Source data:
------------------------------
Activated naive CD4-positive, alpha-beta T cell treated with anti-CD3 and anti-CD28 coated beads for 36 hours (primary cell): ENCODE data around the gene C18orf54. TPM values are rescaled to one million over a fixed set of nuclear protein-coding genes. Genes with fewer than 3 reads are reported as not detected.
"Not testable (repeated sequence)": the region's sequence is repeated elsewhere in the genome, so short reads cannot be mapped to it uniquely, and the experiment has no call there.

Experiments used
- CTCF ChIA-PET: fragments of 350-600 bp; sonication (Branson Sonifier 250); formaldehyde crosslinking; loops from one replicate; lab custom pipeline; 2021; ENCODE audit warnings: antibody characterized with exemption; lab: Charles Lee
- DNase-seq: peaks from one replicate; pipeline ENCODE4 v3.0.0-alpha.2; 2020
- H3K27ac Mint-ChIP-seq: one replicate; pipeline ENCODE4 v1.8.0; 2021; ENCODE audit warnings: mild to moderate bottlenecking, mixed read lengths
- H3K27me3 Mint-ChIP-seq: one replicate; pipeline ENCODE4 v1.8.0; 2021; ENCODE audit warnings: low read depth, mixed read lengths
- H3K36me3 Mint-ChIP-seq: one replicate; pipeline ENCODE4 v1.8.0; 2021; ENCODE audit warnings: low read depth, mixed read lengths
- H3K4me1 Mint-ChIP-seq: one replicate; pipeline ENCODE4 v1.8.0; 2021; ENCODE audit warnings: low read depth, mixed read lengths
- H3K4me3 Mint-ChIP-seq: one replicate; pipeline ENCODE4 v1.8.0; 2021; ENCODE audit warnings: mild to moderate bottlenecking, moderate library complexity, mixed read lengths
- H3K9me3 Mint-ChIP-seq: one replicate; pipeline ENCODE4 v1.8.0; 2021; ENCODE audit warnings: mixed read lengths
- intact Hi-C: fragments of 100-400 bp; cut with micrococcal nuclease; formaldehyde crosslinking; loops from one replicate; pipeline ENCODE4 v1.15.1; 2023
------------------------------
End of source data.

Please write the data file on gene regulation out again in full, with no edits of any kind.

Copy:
Activated naive CD4-positive, alpha-beta T cell treated with anti-CD3 and anti-CD28 coated beads for 36 hours (primary cell): ENCODE data around the gene C18orf54. TPM values are rescaled to one million over a fixed set of nuclear protein-coding genes. Genes with fewer than 3 reads are reported as not detected.
"Not testable (repeated sequence)": the region's sequence is repeated elsewhere in the genome, so short reads cannot be mapped to it uniquely, and the experiment has no call there.

Experiments used
- CTCF ChIA-PET: fragments of 350-600 bp; sonication (Branson Sonifier 250); formaldehyde crosslinking; loops from one replicate; lab custom pipeline; 2021; ENCODE audit warnings: antibody characterized with exemption; lab: Charles Lee
- DNase-seq: peaks from one replicate; pipeline ENCODE4 v3.0.0-alpha.2; 2020
- H3K27ac Mint-ChIP-seq: one replicate; pipeline ENCODE4 v1.8.0; 2021; ENCODE audit warnings: mild to moderate bottlenecking, mixed read lengths
- H3K27me3 Mint-ChIP-seq: one replicate; pipeline ENCODE4 v1.8.0; 2021; ENCODE audit warnings: low read depth, mixed read lengths
- H3K36me3 Mint-ChIP-seq: one replicate; pipeline ENCODE4 v1.8.0; 2021; ENCODE audit warnings: low read depth, mixed read lengths
- H3K4me1 Mint-ChIP-seq: one replicate; pipeline ENCODE4 v1.8.0; 2021; ENCODE audit warnings: low read depth, mixed read lengths
- H3K4me3 Mint-ChIP-seq: one replicate; pipeline ENCODE4 v1.8.0; 2021; ENCODE audit warnings: mild to moderate bottlenecking, moderate library complexity, mixed read lengths
- H3K9me3 Mint-ChIP-seq: one replicate; pipeline ENCODE4 v1.8.0; 2021; ENCODE audit warnings: mixed read lengths
- intact Hi-C: fragments of 100-400 bp; cut with micrococcal nuclease; formaldehyde crosslinking; loops from one replicate; pipeline ENCODE4 v1.15.1; 2023